The Very Real Problems of Fantasy Football
My trust issues began in the summer before my junior year of high school. I played summer league basketball for my high school’s team and we were undefeated heading into the championship game against our crosstown rival.
Some of the players on the team didn’t take summer league as seriously as I did and we ended up losing the game in an upset. I was inconsolable after the game, vowing to never play in another “team sport” because I couldn’t stand being held accountable for the actions of others. I wasn’t blameless for the loss, but it was clear to me that I couldn’t handle dealing with others who didn’t care about winning as much as I did.
Fantasy football triggers similar feelings. I have trust issues and placing faith in the abilities of a second-string kicker in week 10 seems to amplify my anxiety of others controlling my fate.
In the hyper-competitive mind of Josh Siegel, I am a complete and utter fantasy football failure. I’ve played every season since 2009, usually having a winning record and making the championship game of these leagues for three years, yet I am unable to fulfill the goal of winning a championship that I set so many years ago.
The simplicity of fantasy football is what sells it so well. You simply draft a team full of offensive players that you believe will put up good statistics and select one defensive player who will crush opponents while also generating sacks, turnovers, and even some scoring of their own. Each week you face a new opponent from your league and the opponent who scores more points wins.
Fantasy football has changed a lot since its founding in 1962 by an Oakland area business man named Wilfred “Bill” Winkenbach. Back then, there were no television channels devoted to covering fantasy sports, computers to automatically track the stats of players, and certainly no venues dedicated to hosting live “draft parties”. Today, over 56 million people participate in fantasy football, making it the most popular fantasy sport by far.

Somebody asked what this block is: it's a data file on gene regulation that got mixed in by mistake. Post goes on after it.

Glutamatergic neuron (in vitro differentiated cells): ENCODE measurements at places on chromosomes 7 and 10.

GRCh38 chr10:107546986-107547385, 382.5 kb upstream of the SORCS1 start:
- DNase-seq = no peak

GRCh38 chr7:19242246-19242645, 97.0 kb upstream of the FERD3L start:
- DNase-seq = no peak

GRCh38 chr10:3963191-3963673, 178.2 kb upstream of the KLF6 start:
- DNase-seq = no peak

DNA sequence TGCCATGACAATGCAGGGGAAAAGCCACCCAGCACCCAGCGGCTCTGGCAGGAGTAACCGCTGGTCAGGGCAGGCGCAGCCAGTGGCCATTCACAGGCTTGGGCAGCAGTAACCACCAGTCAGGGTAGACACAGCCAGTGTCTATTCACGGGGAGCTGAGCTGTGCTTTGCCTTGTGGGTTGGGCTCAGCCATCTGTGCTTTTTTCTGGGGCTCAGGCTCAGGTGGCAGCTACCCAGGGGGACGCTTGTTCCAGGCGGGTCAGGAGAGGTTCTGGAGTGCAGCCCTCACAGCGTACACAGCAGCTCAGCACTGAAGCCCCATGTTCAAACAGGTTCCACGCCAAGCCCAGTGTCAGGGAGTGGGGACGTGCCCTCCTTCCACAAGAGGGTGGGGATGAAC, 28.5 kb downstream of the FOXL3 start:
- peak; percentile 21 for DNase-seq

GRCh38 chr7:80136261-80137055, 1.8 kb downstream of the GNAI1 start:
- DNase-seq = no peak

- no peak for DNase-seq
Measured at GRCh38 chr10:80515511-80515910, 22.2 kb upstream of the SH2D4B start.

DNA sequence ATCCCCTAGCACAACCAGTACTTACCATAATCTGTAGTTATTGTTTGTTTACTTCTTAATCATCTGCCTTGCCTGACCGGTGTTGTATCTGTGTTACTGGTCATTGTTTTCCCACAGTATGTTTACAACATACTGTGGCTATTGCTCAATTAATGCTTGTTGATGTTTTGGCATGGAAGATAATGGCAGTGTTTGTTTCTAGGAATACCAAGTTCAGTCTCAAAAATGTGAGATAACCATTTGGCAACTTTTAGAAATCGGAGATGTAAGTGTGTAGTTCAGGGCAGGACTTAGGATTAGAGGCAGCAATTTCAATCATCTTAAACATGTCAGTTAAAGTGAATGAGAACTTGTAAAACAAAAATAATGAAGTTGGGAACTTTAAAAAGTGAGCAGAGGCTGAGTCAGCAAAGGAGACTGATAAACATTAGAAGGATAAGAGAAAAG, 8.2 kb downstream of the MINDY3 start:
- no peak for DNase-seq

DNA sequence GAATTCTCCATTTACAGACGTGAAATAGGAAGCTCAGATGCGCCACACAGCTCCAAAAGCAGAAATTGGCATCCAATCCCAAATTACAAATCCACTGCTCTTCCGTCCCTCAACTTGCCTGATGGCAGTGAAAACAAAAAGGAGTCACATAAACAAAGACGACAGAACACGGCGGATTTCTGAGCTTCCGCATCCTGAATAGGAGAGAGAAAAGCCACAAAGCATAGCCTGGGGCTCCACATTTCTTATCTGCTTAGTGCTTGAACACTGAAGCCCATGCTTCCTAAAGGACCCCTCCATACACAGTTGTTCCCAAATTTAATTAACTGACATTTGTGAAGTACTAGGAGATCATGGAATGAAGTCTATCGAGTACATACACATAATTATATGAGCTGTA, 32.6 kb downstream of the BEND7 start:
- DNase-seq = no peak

This should come as no surprise: as sports entertainment gets bigger and bigger in America, we see spin-off industries creating an entirely new demand. This can even be said about entirely new leagues like UFC, or the Ultimate Fighting Championship, a relatively new sport founded in 1993. But despite its relative newness, it still grossed over $150 million back in 2014.
As far as spin-offs from traditional American sports go, fantasy football has become a staple to the point where it’s almost viewed as an extension of the sport itself. The NFL has even gone so far as to make a Twitter page dedicated to fantasy users and even has shows on its network that forecast ideal fantasy lineups for the upcoming week.
Because of the beautiful capitalist system we live in, there have been two companies that have vehemently tried to stake their claims as the premier fantasy football gambling sites. DraftKings and FanDuel have experienced tremendous growth since their emergence as the first major fantasy gambling websites. From 2013 to 2015, DraftKings’ revenue went from $3 million to $105 million and FanDuel’s jumped from $57 million in 2014 to $170 million the following year.